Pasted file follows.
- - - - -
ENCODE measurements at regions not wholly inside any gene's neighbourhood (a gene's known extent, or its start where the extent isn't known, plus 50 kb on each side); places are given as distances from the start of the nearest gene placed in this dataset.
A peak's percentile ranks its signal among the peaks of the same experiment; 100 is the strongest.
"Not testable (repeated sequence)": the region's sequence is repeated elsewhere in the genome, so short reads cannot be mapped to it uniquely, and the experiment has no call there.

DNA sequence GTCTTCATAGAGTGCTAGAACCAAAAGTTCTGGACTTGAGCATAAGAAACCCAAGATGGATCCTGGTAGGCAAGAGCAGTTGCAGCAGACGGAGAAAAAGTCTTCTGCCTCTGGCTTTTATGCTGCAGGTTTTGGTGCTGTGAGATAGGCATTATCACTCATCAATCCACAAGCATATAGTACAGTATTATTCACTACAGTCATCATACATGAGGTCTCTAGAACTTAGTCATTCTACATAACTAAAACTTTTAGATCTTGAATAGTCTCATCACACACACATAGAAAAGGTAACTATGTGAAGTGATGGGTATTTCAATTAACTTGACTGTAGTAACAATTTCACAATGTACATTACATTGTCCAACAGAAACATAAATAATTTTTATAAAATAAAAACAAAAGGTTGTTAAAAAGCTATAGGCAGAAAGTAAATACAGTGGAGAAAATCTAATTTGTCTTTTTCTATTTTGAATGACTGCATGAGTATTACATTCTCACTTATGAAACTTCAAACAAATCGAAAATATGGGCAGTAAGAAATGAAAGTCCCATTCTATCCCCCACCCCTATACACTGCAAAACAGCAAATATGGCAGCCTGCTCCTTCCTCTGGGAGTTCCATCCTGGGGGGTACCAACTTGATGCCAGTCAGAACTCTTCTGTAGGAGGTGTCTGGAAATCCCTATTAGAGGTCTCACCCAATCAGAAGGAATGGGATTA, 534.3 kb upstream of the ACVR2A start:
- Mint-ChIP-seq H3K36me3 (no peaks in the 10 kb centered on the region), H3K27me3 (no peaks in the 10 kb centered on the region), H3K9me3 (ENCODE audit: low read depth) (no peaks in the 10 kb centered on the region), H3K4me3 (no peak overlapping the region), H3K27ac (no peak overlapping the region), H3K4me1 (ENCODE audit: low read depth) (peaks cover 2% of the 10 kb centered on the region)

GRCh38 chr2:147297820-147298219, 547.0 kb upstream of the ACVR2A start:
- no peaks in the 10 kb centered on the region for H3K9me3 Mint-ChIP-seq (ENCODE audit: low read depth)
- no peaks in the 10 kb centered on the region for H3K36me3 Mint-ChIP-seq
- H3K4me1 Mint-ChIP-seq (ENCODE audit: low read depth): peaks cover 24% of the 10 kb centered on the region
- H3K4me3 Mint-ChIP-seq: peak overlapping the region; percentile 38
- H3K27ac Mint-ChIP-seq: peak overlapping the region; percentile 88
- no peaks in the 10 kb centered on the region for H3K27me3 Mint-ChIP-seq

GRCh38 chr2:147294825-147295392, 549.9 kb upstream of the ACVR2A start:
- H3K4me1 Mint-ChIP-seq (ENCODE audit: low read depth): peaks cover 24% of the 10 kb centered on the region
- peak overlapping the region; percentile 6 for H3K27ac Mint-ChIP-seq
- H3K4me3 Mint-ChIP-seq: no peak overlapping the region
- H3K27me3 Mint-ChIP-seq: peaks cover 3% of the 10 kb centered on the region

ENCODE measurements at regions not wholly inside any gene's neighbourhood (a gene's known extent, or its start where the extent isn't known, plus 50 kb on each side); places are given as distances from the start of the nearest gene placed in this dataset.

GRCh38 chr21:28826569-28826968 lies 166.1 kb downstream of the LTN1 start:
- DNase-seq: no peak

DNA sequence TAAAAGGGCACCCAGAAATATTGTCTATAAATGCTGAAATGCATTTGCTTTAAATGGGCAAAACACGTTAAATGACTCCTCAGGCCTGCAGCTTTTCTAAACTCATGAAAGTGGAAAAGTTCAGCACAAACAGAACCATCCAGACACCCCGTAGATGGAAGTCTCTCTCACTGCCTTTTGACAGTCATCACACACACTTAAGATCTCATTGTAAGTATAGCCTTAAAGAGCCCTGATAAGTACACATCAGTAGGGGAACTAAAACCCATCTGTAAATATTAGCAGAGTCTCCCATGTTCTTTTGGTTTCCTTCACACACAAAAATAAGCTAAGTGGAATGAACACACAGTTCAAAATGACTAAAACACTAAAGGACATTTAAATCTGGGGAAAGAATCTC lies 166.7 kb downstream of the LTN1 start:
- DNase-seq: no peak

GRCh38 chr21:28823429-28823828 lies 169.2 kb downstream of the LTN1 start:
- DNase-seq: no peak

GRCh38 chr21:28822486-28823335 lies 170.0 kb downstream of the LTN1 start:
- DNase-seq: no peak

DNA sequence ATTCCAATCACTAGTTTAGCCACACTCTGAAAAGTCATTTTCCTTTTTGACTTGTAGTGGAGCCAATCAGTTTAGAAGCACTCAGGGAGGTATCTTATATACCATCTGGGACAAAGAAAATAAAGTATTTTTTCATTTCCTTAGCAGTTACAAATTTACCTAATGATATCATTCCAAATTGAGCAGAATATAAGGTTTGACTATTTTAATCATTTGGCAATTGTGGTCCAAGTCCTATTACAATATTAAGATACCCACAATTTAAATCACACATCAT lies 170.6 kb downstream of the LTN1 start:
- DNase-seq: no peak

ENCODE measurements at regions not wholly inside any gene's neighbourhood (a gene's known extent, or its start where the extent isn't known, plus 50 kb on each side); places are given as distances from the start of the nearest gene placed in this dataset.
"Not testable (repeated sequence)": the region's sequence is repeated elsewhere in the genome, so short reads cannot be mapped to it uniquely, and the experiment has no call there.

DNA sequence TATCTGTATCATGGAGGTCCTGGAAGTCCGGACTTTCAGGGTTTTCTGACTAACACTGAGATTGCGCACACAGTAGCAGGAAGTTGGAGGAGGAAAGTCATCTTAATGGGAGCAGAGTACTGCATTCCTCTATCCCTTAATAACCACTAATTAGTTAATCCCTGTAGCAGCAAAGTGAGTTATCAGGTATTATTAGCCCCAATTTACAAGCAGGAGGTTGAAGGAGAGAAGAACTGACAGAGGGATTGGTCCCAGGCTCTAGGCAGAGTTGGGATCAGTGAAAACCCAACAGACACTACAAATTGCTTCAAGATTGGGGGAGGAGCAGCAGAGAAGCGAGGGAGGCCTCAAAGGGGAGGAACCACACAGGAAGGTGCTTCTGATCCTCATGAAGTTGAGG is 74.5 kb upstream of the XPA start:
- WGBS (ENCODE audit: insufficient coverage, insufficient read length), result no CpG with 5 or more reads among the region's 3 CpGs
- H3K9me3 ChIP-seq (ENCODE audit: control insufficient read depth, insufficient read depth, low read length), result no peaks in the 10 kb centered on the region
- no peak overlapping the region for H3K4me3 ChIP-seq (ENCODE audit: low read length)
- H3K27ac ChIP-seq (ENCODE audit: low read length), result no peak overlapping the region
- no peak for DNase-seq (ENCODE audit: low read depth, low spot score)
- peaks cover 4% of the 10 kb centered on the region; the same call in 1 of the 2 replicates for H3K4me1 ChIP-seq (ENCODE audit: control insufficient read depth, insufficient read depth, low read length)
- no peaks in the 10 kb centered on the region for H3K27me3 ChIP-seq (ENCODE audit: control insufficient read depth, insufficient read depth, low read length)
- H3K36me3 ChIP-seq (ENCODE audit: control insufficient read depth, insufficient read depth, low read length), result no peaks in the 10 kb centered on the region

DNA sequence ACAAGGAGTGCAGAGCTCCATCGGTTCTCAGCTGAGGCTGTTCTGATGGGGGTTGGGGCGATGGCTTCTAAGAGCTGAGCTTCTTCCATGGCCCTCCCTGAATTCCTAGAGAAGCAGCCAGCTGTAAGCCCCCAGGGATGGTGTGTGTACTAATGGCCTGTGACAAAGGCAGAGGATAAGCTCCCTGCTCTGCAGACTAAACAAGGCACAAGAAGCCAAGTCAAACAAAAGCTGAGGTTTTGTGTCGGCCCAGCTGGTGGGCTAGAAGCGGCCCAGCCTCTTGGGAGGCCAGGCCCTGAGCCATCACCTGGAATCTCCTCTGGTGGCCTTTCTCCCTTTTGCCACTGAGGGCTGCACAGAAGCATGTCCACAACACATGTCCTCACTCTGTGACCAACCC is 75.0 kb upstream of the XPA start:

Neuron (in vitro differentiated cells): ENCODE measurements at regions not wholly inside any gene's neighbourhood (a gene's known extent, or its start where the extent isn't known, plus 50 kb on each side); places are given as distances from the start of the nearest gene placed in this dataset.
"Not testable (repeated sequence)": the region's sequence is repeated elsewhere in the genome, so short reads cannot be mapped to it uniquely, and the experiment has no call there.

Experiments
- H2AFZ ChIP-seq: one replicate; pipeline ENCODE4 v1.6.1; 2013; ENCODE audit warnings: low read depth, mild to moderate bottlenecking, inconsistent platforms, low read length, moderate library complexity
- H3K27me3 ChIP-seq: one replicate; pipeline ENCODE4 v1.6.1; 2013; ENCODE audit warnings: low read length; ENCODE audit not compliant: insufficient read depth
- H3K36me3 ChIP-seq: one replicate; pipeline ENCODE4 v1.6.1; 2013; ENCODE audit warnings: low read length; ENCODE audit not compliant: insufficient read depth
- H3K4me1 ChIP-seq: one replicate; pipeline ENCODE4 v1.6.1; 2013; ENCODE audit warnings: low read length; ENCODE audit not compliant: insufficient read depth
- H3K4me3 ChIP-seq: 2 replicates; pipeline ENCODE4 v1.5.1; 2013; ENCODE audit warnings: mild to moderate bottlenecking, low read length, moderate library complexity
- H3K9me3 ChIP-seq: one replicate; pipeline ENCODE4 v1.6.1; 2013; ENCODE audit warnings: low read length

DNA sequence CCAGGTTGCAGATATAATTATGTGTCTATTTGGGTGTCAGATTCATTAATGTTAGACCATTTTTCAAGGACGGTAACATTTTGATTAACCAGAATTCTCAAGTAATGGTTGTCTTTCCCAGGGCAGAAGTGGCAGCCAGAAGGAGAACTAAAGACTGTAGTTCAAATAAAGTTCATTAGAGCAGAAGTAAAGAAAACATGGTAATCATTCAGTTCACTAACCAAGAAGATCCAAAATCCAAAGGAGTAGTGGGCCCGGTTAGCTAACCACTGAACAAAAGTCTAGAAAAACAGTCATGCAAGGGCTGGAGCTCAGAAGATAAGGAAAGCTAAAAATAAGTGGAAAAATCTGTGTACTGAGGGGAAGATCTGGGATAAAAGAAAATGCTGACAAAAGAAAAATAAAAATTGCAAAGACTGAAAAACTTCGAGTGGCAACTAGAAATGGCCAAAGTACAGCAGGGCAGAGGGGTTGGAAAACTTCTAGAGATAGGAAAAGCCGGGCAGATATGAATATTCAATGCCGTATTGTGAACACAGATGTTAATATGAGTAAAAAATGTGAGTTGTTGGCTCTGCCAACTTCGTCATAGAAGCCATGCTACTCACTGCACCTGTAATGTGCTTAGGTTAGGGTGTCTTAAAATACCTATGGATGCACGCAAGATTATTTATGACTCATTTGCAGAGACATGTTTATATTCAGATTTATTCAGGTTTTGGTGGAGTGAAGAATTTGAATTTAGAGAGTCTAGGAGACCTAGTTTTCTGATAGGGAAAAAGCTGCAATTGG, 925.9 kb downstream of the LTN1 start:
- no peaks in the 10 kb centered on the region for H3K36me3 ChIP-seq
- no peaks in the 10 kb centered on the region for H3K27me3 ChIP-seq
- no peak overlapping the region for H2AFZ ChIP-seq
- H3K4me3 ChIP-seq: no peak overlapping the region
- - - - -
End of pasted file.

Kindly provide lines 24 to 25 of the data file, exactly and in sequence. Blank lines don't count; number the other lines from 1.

- DNase-seq: no peak

GRCh38 chr21:28822486-28823335 lies 170.0 kb downstream of the LTN1 start: